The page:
By Mollie Grow, MD, MPH, FAAP
Efforts to prevent childhood obesity increasingly have shifted to younger age groups. We have seen some decline in rates of childhood obesity among young children overall1 and among children enrolled in WIC,2 with cautious optimism that multiple, coordinated and concerted efforts are making a difference. In Washington, children ages 2-4 in WIC have a 13.6% obesity rate, which has been mostly stable since 2000 and is lower than the national WIC average of 14.5%.3 A great website to review trends in obesity by state is The State of Obesity.
We have had excellent leadership among early learning sites in our state, with Danette Glassy, MD, FAAP taking an active national role in addressing health in early learning settings and serving as an author of the guide Caring for our Children. Pooja Tandon, MD, MPH, FAAP, a University of Washington faculty pediatrician, studies physical activity for children in day care, and has documented the need for more attention to outdoor time and active play. Both of them helped produce a statewide Survey of Nutrition and Physical Activity in Child Care in 2014 which identified areas where child care programs could use more support.
Our state updated Washington Administrative Codes (WACs) for child care a few years ago and is now seeking to integrate them across child care sites in partnership with the Department of Early Learning.
WA-PLAY (for Washington Physical Activity for the Young): in 2012 WCAAP and the UW/Seattle Children’s Hospital (SCH) residency program received funding from the American Academy of Pediatrics to develop materials and training on active play for 0-5 year olds. The WA-PLAY grant led to resident training at child care sites, and the program continues today. We also developed materials for parents, which are available for all to use through the SCH website. Recently we got booster funding to update these materials and disseminate them. See the SCH website. (Scroll down to the “Toys and Play” chapter on the page.)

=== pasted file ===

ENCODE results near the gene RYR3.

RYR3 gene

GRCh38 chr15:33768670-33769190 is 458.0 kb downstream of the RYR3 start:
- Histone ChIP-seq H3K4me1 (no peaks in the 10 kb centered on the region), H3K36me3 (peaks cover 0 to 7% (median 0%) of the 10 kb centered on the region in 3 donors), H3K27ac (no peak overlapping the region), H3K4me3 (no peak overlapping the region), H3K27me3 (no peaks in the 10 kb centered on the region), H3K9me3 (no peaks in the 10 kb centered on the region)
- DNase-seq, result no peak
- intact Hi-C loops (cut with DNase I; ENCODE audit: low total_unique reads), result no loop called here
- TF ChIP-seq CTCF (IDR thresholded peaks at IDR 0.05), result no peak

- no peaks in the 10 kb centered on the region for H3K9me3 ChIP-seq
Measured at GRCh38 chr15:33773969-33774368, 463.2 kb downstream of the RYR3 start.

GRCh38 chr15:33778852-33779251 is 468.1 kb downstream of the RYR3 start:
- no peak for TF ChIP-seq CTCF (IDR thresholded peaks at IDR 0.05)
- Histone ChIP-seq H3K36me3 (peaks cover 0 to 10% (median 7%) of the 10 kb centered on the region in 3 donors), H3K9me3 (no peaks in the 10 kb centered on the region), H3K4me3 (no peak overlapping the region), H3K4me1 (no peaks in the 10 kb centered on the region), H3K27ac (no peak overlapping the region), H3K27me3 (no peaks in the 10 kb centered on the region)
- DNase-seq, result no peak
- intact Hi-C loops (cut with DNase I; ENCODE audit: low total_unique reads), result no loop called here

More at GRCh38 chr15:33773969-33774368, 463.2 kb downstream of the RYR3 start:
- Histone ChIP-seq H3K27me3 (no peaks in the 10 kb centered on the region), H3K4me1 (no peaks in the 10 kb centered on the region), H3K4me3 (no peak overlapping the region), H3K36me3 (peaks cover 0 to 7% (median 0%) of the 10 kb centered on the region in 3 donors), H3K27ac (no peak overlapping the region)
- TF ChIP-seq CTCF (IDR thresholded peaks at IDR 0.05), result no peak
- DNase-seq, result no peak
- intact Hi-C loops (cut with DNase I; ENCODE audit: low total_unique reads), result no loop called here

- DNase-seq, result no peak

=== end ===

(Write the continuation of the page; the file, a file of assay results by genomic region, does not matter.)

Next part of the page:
Institute for Healthy Childhood Weight: New materials have been developed nationally by the AAP, which launched the Institute for Healthy Childhood Weight several years ago. There’s a motivational interviewing practice app called Change Talk, and multiple helpful algorithms.
In Washington, the WCAAP has also shared policy advocacy with the Childhood Obesity Prevention Coalition. In the current legislative session, the coalition is requesting support for legislation on physical education assessment and Healthy Kids, Healthy Schools grants.
There certainly is room for progress on many fronts (among them social determinants of health that affect obesity), but it’s heartening to know about the promising work seeking to tackle this epidemic and ways we can be involved in the office and community.